There’s an element of tension in so much Southern Gothic that stems from America’s fraught history of slavery, violence, injustice, and class inequality. It hangs over the genre like the humidity before a storm. The ingredients are all there—disillusionment, ennui, macabre details—they’re often inherently horrifying, and you really don’t have to tinker with them all that much before you’ve tipped over into full-blown horror.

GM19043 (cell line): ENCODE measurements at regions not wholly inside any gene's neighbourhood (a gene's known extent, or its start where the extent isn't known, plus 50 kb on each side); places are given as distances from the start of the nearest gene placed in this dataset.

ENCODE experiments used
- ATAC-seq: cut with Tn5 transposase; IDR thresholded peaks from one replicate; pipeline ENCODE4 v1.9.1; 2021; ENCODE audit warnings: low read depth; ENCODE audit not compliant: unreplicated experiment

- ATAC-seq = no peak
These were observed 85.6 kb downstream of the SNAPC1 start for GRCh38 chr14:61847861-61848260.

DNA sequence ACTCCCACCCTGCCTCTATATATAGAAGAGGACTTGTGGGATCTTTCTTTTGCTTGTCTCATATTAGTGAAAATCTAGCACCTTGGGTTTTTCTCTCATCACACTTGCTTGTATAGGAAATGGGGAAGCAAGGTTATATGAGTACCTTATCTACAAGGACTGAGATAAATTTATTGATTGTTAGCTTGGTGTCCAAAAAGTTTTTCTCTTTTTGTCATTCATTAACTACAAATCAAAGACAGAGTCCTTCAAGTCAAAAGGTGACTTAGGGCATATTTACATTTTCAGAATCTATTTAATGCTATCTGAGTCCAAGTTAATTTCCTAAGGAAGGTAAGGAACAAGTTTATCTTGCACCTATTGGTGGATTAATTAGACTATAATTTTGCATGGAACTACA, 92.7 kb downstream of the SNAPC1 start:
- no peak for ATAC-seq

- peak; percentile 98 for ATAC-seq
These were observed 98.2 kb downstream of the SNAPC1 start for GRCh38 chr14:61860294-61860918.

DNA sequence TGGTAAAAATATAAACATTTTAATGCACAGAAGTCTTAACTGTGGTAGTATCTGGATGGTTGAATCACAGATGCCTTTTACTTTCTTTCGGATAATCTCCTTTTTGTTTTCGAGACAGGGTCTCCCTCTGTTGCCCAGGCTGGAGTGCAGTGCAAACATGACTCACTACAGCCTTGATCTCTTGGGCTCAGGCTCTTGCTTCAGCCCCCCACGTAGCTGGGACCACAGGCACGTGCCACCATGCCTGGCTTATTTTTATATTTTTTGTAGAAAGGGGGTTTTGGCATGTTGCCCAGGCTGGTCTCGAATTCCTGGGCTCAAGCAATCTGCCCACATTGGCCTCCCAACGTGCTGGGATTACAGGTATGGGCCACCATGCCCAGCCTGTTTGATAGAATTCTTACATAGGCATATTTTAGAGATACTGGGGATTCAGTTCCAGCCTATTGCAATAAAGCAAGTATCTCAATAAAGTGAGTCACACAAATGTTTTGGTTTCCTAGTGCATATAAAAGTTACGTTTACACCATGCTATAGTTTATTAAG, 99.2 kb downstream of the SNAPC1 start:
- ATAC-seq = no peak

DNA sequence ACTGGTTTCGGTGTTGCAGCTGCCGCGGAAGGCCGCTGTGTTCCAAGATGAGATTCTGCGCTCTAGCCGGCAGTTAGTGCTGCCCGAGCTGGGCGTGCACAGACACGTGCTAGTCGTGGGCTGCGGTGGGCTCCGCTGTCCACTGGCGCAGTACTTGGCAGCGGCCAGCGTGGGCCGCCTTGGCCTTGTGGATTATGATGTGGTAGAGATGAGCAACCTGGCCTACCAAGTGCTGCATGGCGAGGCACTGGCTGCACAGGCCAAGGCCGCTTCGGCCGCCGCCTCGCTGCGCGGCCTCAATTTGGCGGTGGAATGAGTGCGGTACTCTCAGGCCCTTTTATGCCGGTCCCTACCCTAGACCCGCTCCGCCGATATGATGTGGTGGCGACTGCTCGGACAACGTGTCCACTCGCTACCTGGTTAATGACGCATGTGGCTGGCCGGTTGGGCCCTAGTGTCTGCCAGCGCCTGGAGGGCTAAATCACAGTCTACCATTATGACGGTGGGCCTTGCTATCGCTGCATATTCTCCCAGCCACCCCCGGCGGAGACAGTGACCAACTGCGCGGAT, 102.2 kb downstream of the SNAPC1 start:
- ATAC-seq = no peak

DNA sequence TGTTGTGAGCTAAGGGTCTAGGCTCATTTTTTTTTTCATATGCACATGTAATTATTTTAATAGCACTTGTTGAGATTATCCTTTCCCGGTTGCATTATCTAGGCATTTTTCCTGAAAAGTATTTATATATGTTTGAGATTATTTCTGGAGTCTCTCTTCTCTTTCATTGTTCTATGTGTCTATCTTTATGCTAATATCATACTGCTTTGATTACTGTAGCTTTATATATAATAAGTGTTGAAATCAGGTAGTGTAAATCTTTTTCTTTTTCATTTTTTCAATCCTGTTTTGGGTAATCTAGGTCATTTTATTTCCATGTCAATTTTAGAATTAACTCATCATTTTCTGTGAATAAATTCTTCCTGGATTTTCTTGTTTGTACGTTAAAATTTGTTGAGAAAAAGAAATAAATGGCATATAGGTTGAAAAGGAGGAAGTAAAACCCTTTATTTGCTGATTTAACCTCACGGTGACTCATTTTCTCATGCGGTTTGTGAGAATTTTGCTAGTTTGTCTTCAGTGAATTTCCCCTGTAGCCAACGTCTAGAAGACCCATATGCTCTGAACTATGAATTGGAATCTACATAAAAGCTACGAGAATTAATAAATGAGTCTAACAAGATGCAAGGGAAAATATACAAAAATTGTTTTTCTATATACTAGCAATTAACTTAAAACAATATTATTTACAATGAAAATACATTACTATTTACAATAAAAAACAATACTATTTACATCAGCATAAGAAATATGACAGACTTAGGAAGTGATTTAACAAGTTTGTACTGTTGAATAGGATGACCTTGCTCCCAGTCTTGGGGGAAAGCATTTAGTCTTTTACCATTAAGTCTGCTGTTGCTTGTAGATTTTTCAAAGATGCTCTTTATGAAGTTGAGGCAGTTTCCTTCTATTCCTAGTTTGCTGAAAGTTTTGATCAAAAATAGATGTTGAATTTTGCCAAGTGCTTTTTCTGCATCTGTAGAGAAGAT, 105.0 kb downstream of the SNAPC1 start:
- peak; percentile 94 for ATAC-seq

All of these books dwell in the space where youth and history intersect (there’s that tension again, the full weight of the past pitched against young lives, full of promise), and many grapple with issues of race, slavery, sex, and poverty. And since horror often works best when it’s tempered with realism, that grounding makes these books that much scarier.